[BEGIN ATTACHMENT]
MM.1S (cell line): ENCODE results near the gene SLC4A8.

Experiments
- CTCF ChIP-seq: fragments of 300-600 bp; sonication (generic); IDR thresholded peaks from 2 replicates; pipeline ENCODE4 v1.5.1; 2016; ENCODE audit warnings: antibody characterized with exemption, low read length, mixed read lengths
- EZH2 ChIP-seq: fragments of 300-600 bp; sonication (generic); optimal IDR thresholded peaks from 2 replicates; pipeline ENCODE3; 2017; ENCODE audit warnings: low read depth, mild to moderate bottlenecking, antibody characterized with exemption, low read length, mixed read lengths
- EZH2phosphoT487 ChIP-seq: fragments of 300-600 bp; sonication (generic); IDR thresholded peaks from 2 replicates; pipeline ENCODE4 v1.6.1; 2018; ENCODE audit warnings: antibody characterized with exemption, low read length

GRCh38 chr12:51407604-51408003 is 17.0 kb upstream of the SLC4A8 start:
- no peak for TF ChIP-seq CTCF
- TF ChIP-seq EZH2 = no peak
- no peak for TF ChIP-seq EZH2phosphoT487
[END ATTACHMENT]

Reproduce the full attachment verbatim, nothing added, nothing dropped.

MM.1S (cell line): ENCODE results near the gene SLC4A8.

Experiments
- CTCF ChIP-seq: fragments of 300-600 bp; sonication (generic); IDR thresholded peaks from 2 replicates; pipeline ENCODE4 v1.5.1; 2016; ENCODE audit warnings: antibody characterized with exemption, low read length, mixed read lengths
- EZH2 ChIP-seq: fragments of 300-600 bp; sonication (generic); optimal IDR thresholded peaks from 2 replicates; pipeline ENCODE3; 2017; ENCODE audit warnings: low read depth, mild to moderate bottlenecking, antibody characterized with exemption, low read length, mixed read lengths
- EZH2phosphoT487 ChIP-seq: fragments of 300-600 bp; sonication (generic); IDR thresholded peaks from 2 replicates; pipeline ENCODE4 v1.6.1; 2018; ENCODE audit warnings: antibody characterized with exemption, low read length

GRCh38 chr12:51407604-51408003 is 17.0 kb upstream of the SLC4A8 start:
- no peak for TF ChIP-seq CTCF
- TF ChIP-seq EZH2 = no peak
- no peak for TF ChIP-seq EZH2phosphoT487